Thursday, June 23, 2016

Cultural cleansing

Those of us concerned with the conservation of our built heritage are generally motivated by a concern that were substantial elements that represent periods or events from our past to be lost or substantially damaged, so would our ability to recall the substance and significance of parts of our history and identity.  The term cultural cleansing was used to describe the attempts by Isis to destroy the temple and Palmyra in Syria but this is only at the extreme end of a process that will go on purposefully and accidentally around the world.

Clearly the cultural heritage is at greatest risk at times of regime change when through officially sponsored vandalism or simply neglect buildings and monuments can disappear from the landscape, with littel chance of return.

In the UK the former airbase at Upper Heyford in Oxfordshire represents what Historic England consider to be the best preserved remains from the Cold War in the country. Who knew that? Since the United States Air Force flew out  in 1994 there has been an almost constant debate about how the site should be treated.  This debate has been conducted mainly through the planning system; a succession of plans for the area (Oxfordshire and Cherwell District), applications and appeals supported with evidence in the form of studies, surveys and design briefs.  Without going into the detail of these proposals and decisions, the 'facts on the ground' are ample evidence that the authorities at local and central government levels are indifferent to the future of the site. While many of the buildings and structures have legal protection (Listed Buildings and Scheduled Monuments) and the flying field has been designated a Conservation Area,  a visitor to the site will see new housing encroaching into the hardened cold war landscape, cars being parked on runways/taxiways, businesses being run from Hardened Aircraft Shelters across the site (with their commercial traffic),  the local police force training on the runways, and no obvious way to appreciate the heritage site. In fact an internet search might reveal the minibus tours which are run by volunteers during the summer.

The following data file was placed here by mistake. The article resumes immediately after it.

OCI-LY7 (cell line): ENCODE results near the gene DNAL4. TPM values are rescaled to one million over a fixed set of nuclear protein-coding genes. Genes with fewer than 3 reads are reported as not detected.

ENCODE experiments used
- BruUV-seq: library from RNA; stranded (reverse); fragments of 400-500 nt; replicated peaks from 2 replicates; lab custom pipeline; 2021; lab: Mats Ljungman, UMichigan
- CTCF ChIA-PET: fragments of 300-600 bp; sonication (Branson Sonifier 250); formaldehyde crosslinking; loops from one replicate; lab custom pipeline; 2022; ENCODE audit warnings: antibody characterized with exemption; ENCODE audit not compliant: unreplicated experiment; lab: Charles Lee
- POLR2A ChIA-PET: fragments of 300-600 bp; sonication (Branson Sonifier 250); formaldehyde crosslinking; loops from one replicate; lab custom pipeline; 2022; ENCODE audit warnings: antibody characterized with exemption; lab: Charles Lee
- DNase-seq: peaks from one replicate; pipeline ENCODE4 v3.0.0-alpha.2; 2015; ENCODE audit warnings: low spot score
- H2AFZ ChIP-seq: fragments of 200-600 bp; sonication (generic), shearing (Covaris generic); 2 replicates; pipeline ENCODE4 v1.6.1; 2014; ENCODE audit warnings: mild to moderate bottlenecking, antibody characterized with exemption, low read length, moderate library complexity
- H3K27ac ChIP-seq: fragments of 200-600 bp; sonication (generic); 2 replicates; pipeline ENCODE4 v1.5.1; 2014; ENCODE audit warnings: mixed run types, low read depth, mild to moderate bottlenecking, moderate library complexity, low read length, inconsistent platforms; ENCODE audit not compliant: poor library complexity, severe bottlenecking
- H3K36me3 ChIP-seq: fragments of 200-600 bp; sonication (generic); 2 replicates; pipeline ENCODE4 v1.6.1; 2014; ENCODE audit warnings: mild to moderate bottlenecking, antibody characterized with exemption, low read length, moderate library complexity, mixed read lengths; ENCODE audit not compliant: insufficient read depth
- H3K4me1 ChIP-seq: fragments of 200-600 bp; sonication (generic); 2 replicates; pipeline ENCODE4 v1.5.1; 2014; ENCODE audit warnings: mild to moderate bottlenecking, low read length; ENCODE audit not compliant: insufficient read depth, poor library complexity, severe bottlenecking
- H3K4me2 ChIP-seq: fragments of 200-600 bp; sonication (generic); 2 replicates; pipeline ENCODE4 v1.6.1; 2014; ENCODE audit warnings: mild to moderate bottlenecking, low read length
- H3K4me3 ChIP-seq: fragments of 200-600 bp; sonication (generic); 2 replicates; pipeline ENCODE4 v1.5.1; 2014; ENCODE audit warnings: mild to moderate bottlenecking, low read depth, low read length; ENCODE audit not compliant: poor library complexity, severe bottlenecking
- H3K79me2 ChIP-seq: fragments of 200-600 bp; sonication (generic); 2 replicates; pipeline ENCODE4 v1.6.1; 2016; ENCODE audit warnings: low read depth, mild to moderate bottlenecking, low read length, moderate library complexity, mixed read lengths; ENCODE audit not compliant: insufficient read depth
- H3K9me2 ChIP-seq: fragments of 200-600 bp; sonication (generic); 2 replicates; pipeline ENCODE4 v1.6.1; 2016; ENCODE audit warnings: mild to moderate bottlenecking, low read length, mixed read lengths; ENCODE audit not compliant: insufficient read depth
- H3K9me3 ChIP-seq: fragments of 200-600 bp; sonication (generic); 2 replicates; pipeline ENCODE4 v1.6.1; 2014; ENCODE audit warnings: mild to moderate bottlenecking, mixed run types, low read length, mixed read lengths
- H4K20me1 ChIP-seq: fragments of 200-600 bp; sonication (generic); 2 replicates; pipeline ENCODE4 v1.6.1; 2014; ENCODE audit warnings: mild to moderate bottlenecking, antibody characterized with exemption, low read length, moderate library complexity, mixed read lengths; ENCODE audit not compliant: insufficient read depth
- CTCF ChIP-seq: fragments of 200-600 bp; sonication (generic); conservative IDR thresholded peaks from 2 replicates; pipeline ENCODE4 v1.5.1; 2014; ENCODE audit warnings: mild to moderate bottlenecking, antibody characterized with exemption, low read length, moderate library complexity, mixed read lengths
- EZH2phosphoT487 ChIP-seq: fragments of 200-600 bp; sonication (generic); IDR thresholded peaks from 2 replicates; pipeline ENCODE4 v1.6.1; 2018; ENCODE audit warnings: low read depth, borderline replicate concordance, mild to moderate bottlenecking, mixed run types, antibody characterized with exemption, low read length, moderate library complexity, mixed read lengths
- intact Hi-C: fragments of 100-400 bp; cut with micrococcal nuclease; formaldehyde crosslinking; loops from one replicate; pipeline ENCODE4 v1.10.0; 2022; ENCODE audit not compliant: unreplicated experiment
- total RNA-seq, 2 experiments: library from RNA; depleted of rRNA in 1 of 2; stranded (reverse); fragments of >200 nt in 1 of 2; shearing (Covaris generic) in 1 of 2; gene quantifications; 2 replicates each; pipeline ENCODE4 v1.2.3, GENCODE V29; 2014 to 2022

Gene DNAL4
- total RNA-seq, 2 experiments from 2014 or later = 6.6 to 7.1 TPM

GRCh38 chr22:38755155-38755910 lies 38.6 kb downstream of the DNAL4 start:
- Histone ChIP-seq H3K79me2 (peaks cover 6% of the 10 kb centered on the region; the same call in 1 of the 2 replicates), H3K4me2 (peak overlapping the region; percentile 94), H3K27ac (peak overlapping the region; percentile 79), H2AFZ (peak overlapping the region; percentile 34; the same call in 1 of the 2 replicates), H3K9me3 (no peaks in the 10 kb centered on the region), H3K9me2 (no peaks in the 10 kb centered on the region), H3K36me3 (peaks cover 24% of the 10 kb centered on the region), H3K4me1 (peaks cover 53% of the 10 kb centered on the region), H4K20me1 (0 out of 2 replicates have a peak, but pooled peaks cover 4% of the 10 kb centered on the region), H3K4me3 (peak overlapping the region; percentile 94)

While the site was sold by the Ministry of Defence for about £26 million, this represented the value of the existing housing on the site. The rents from these and businesses has probably paid back this outlay and more - even before the number of houses to be built at Upper Heyford was increased threefold.

Enthusiasm for history has not yet caused the necessary of concern and outrage to safeguard the site, possibly because the Cold War is filed under politics in high stree bookshops, a subject with substantially less appeal.  By the time it becomes important to use the site as an instructional monument to assist in understanding the Cold War and subsequent relations with Russia the site will have been 'cleansed' of its power to inform through changes caused by collective carelessness and indifference carelessness. There remains some hostility to its preservation in the District Council which thought that the scar on the landscape could and should have been removed (like the fate of Greenham Common).

The Expert Panel supervising the additions to the list of World Heritage Sites are aware that the Cold War is not yet represented and recommended that research be carried out to see which transnational sites should be considered to be of 'universal value'.  This research remains to be done and, meanwhile,  the cultural cleansing of Upper Heyford continues making it harder to imagine it being used to perpetrate nuclear war resulting in a possible nuclear holocaust.